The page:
November 25, 2014
Jan Brewer’s book notes subpoenaed by opponents of immigration law
by Liam O'Brien
“What did the governor know, and when did she know it?” That’s the question that immigrants rights groups mean to answer about Arizona governor Jan Brewer, and her role in crafting and signing SB 1070, the strict immigration law that has been widely decried as racist. The law was partially stuck down by the Supreme Court but the outstanding portions are being challenged in court. To that end, the plantiffs, which include the ACLU and Mexican American Legal Defense and Education Fund, have been granted a subpoena for the notes and materials Brewer used when writing her book Scorpions For Breakfast. The Arizona Star reports that the subpoena requests:
Any communications she had with anyone about what went into the book, whether in formal interviews, notes of conversations, emails, formal statements or anything else “regarding the substance and/or content of the aforementioned book.”
The book is billed as Brewer’s story of the preparation and passage of SB 1070, and the grounds for the subpoena come from the plaintiff’s challenge; namely, that the law was racially motivated. The AP by way of the San Jose Mercury News reports that the documents requested are part of a larger information gathering mission, and that the prosecution is searching for any sign of discriminatory intent in the law’s construction by gathering similar documents from other parties as well as Brewer.
Former state Sen. Russell Pearce, the Legislature’s chief advocate for the law, was ordered in September to comply with a subpoena to turn over his emails and documents about the law.
[ACLU attorney] Justin Cox said the subpoena for Brewer’s book-related documents was issued after she declined to provide them through a records request.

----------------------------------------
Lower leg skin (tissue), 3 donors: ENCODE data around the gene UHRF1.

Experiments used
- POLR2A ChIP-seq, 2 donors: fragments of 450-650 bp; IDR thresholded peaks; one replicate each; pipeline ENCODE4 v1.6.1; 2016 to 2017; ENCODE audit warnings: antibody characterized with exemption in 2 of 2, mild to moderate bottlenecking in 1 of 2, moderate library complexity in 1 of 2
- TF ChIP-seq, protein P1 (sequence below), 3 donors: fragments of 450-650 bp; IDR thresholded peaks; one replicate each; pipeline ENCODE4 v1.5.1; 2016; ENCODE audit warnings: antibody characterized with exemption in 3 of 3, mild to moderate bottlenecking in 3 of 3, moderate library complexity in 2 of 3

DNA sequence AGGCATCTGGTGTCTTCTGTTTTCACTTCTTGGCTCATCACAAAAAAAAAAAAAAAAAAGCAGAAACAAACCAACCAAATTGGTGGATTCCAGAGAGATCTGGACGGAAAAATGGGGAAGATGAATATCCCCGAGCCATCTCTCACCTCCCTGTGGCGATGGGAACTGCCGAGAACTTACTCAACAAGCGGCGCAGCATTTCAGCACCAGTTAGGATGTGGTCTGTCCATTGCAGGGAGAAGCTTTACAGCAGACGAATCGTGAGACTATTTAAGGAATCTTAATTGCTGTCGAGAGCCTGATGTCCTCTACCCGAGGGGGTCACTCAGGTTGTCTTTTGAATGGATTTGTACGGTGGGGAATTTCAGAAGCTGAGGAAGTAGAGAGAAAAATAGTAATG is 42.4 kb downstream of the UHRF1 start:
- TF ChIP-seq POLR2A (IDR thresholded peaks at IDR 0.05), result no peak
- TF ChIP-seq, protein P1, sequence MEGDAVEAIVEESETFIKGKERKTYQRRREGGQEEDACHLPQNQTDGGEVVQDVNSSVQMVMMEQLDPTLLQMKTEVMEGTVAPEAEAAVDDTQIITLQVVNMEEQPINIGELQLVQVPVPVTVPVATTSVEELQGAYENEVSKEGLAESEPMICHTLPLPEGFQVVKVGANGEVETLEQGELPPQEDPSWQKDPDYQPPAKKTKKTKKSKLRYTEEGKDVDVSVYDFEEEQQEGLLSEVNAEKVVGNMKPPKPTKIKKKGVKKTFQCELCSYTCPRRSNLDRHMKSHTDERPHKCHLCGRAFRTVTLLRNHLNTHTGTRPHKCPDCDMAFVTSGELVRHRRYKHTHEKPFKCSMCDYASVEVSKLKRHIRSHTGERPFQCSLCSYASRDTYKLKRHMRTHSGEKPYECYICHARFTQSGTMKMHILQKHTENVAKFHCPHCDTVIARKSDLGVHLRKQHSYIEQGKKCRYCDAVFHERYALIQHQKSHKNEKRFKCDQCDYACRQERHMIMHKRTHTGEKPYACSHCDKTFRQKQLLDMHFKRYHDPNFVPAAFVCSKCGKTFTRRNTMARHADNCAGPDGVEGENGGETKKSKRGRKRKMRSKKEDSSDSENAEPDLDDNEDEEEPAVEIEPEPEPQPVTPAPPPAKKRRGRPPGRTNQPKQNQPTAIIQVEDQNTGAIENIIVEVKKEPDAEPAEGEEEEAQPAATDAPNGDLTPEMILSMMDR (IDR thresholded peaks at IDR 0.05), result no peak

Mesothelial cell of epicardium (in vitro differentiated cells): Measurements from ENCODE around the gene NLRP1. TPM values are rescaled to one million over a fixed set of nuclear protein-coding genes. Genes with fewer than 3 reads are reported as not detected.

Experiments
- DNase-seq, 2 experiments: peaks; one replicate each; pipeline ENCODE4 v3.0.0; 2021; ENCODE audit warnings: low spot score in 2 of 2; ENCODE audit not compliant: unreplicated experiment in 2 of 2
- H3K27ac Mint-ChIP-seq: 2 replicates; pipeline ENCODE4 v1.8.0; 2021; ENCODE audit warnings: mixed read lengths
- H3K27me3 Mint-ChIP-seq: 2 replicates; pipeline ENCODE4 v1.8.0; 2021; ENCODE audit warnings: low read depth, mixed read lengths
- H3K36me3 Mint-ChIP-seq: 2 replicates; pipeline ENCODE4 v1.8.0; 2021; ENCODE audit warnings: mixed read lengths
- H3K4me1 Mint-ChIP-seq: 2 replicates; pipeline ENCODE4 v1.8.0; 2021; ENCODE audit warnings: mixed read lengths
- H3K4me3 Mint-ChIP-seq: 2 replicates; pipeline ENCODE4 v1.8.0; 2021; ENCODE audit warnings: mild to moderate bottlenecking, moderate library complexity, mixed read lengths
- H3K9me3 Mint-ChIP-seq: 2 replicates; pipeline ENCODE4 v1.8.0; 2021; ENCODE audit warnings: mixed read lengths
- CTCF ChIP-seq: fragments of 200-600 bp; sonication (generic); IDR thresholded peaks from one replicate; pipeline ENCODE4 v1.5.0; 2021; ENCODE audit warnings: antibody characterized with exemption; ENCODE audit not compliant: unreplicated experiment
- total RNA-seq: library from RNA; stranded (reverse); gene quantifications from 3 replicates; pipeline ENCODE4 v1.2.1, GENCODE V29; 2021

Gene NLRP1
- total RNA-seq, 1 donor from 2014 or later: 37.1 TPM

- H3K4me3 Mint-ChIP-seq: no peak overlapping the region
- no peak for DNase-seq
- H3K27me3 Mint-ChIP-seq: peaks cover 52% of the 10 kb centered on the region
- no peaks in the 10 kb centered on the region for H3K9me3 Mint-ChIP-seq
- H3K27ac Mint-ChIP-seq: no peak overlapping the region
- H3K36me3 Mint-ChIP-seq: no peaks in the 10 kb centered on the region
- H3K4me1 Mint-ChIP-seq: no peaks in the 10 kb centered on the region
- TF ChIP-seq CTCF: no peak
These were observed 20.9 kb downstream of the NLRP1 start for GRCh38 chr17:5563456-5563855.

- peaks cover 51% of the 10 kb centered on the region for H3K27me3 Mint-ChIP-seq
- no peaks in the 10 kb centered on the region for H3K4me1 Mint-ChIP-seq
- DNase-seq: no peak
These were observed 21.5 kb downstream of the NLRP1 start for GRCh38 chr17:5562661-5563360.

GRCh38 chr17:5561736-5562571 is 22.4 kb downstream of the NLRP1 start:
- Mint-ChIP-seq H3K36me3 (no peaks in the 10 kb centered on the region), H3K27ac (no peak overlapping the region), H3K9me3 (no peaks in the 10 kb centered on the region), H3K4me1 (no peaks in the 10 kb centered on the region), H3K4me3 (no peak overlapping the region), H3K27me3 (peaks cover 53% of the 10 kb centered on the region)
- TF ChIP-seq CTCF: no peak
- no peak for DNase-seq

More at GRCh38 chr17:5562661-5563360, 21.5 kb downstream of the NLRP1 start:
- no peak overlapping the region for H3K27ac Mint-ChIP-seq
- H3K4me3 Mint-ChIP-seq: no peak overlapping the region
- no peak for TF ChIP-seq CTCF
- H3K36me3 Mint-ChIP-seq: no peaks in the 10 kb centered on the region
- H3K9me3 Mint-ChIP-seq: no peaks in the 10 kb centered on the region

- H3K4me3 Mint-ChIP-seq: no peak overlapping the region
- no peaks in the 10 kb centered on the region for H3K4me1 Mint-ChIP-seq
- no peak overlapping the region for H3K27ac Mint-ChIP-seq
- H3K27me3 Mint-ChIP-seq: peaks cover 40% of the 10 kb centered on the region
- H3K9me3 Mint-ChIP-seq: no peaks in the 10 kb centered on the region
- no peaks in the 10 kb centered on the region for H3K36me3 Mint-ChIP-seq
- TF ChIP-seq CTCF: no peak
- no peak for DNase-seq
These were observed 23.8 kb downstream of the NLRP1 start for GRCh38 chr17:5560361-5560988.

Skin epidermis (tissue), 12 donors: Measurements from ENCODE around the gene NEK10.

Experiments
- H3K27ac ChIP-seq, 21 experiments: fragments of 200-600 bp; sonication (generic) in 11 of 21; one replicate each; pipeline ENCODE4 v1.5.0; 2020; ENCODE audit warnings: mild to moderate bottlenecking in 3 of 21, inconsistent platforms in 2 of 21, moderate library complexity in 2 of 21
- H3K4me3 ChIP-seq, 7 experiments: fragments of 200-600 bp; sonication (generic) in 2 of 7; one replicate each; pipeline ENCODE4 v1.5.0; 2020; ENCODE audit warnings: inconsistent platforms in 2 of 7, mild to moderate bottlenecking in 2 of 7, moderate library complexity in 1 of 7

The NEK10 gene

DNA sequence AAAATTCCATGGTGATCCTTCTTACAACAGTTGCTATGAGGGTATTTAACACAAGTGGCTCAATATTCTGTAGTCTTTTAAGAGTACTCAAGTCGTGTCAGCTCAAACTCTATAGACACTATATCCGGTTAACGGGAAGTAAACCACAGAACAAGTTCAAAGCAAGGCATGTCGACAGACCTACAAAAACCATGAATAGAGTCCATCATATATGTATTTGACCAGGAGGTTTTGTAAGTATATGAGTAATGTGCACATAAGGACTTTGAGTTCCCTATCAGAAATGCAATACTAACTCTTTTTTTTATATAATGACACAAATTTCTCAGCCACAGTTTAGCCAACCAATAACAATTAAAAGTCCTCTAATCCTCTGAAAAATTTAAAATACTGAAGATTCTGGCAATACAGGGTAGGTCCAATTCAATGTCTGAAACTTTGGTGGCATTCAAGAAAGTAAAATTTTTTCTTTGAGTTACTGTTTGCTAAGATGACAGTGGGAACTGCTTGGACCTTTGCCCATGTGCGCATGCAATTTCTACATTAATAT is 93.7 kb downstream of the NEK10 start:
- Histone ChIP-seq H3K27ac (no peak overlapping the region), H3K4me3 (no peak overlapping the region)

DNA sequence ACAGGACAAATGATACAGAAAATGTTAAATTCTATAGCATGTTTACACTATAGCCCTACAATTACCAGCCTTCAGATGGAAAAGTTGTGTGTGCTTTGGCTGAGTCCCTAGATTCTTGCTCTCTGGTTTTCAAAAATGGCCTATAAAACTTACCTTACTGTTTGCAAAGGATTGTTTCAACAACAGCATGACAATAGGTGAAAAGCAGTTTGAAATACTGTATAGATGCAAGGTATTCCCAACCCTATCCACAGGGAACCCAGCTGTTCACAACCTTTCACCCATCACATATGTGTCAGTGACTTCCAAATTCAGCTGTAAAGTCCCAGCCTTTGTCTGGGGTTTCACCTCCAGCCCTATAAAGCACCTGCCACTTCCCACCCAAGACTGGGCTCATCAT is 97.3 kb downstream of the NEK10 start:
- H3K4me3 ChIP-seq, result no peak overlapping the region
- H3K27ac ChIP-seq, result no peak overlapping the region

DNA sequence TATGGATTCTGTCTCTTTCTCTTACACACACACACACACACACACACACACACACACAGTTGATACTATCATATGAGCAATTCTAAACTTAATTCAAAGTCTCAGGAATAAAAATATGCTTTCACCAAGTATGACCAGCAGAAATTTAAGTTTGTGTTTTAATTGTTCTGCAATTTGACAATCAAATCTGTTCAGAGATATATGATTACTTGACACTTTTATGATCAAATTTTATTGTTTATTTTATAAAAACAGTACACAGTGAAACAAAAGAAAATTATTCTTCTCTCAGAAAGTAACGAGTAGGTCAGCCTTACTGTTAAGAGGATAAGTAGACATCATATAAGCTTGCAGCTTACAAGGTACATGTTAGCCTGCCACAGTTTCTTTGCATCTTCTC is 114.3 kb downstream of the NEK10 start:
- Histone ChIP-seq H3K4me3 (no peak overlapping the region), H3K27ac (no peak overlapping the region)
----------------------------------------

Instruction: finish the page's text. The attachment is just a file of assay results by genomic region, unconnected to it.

I’m no legal expert, but I do watch The Good Wife with a devotion that borders on the fanatical, so I think this is what defense counsel would call “a fishing expedition.” However, the prosecution’s pursuit of Brewer’s authorial ephemera is part of a broad sweep because the intent is to prove Brewer acted on bad faith or with bad information. Though they would hope for a smoking gun (in this case, the documents requested in previous subpoenas have been targeted for the inclusion of words like “illegal” and “wetback”), SB 1070 was a product of multiple advisory bodies.
The challenge is proving a pattern of discrimination in the advice Brewer received, and that’s why the documents related to her book would be of interest, as they would include information that never made its way into the book. The prosecution is effectively investigating negative space and editorial discretion. Is this subpoena really just a passive aggressive shot across Adam Bellow‘s bow? (Probably not.)
Scorpions for Breakfast was a book-length defense of the law, starting with the grandiose subtitle: “My Fight Against Special Interests, Liberal Media, and Cynical Politicos to Secure America’s Border.” In the book and in public, Brewer has always pivoted from the idea that the law was about race. The case against SB 1070 is ongoing, and the prosecution’s wide net ensures that will not change for the time being. Still, it’s good to read an article about books under Arizona law that doesn’t only involve blithe racism denial, or judicial overreach that stifles the publication of ethnic studies and depictions of nudity.
Liam O'Brien is the Sales & Marketing Manager at Melville House, and a former bookseller.